Indus Valley Civilization[edit]

Sites identified as belonging to the Indus Valley Civilization have been discovered in the area. Scholars have linked these finds to other sites uncovered in the Rupnagar area of Punjab.[3][4][5]

Vedic Period[edit]

The composition of the Rigveda is proposed to have occurred in the Punjab circa 1500 and 1200 BCE.[6]

Post-Vedic Period (After 600 BCE)[edit]

The region of Moga belongs to the Malwai cultural zone, named after the ancient Malava tribe whom inhabited the area in ancient times.[7] During the reign of Porus in the 4th century BCE, the southern area of Punjab was ruled by both the Kshudrakas and Malavas. Some scholars believe they were pushed southwards due to martial and social pressures occurring in the north.[8] Alexander of Macedon warred with the Malavas for control of the region. This wrestle for power is recorded as being fierce and bitter in Greek historical accounts.[7] After the withdrawal of Macedonian forces in the area, the Malavas joined with anti-Greek forces to usurp Hellenistic power and control of the region, leading to the formation of the Mauryan dynasty.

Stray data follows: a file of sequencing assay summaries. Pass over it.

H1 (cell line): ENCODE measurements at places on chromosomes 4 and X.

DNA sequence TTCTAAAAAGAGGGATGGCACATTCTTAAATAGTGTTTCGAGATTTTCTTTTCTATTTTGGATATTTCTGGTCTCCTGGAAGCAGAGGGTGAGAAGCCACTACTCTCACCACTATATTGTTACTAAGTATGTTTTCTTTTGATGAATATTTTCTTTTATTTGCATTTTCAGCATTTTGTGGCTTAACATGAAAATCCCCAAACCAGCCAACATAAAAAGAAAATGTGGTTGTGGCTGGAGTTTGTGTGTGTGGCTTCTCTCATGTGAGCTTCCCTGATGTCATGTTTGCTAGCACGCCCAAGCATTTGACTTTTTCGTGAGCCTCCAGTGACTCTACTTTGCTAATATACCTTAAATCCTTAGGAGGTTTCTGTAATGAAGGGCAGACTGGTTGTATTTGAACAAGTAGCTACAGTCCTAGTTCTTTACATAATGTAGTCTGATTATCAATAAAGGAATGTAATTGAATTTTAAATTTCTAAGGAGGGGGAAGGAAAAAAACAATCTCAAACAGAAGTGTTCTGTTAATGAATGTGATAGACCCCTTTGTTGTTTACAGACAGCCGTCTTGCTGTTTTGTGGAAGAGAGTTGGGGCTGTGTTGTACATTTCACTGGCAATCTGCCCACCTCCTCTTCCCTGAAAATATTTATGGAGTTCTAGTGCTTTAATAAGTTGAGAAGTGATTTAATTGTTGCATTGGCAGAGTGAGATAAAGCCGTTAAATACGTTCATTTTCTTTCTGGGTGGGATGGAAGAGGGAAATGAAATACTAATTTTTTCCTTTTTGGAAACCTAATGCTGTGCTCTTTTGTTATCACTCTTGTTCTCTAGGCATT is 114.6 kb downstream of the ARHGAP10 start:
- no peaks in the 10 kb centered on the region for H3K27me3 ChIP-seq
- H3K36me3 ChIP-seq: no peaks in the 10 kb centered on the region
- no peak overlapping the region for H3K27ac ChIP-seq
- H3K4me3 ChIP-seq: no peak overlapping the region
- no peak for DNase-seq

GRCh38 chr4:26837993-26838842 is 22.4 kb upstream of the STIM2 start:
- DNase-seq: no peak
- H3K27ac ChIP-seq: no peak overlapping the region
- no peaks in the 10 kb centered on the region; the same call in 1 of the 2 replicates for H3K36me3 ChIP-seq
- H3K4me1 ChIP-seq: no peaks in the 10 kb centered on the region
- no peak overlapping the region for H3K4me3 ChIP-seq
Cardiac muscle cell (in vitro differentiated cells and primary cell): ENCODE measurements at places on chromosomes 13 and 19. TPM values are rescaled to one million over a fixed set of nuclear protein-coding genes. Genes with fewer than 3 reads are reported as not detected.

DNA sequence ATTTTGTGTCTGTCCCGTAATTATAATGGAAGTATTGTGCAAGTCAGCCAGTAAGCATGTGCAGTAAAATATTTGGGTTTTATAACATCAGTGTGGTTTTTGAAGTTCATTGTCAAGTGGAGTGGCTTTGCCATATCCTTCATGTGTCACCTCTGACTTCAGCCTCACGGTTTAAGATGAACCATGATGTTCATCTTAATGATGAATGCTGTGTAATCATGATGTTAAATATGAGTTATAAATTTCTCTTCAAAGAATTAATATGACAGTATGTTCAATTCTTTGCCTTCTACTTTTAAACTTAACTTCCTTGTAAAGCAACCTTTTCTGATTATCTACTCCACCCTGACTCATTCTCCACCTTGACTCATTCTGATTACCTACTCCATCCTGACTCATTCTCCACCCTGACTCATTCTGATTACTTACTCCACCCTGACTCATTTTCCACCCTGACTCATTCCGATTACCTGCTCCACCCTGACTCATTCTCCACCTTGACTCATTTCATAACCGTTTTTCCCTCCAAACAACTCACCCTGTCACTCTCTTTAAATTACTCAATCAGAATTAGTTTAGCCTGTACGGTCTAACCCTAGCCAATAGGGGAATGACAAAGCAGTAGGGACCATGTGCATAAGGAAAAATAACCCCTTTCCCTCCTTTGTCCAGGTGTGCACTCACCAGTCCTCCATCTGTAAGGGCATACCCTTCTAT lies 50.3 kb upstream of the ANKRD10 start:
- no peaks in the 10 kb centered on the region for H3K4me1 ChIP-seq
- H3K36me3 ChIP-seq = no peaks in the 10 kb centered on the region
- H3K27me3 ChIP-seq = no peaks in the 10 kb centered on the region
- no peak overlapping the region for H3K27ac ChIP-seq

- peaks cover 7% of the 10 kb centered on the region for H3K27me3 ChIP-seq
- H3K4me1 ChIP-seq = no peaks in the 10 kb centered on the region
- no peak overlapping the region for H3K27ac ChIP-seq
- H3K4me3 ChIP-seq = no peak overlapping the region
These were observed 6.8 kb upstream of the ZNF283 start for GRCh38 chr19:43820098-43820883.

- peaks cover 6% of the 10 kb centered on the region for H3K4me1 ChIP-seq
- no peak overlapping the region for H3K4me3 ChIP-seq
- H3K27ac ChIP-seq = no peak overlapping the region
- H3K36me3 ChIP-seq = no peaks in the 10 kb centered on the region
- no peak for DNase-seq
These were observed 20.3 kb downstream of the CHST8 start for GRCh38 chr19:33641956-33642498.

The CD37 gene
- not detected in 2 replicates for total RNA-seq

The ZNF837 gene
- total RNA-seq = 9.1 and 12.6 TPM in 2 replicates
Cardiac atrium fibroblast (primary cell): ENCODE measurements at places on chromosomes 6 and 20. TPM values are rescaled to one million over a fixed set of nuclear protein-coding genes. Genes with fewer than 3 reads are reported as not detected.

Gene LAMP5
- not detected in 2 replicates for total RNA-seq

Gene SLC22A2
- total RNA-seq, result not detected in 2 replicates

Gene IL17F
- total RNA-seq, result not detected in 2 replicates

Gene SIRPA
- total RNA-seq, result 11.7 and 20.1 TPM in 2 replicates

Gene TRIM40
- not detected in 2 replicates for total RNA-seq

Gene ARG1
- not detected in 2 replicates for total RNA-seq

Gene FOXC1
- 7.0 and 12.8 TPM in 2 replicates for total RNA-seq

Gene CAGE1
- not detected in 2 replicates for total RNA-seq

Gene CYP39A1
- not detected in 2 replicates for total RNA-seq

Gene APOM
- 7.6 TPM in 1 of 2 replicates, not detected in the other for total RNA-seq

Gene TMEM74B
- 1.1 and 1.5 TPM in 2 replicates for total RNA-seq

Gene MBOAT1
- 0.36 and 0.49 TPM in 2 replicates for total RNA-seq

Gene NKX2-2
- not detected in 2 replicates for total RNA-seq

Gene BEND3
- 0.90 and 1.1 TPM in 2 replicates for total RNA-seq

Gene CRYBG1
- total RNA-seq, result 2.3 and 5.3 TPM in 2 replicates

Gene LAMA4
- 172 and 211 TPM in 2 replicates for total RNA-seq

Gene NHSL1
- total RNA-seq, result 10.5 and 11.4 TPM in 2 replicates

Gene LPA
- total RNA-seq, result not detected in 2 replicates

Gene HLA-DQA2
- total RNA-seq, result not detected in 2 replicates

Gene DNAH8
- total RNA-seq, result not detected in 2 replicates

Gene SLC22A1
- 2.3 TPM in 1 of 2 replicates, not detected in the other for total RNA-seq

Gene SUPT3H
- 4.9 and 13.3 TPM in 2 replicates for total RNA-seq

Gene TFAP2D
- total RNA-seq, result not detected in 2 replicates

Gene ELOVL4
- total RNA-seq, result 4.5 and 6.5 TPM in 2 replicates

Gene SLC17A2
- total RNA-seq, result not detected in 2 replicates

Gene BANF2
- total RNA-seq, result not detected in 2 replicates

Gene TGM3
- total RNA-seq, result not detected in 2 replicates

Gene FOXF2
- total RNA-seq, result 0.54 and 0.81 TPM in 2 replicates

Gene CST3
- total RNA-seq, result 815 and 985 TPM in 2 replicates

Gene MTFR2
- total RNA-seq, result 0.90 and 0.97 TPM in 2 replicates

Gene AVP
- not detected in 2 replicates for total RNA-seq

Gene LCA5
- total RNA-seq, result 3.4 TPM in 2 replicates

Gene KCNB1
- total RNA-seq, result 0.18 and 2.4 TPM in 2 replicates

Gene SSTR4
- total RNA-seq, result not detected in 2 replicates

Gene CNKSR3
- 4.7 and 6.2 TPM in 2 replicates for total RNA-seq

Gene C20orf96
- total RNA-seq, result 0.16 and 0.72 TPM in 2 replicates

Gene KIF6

The decline of the Mauryan dynasty coincided with an invasion of Bactrian Greeks, whom successfully took control of the region in the second century BCE. This seizure of power in the Punjab by the Bactrians led to the migration of the Malavas from the area to Rajasthan, and from there to the now-called Malwa plateau of Central India.

Mediaeval Era[edit]

Folio of a historical Guru Granth Sahib manuscript containing the official Gurmukhi seal of Guru Gobind Singh within the margin of the page. It is kept in the private familial collection of the relatives of Mata Damodari (wife of Guru Hargobind) in Gurdwara Daroli Bhai at the village of Daroli Bhai Ki, Moga district, Punjab, India

The area is believed to have been under the writ of the Punwar clan of Rajputs during the early-mediaeval period.[9] They were headquartered in Janer, at the old riverbed location of the Sutlej river, over six kilometres north of the present-day city of Moga. Later on, the Bhati clan of Rajputs, originating from Jaisalmer, established themselves in the area, superseding the previous Punwars for authority of the region.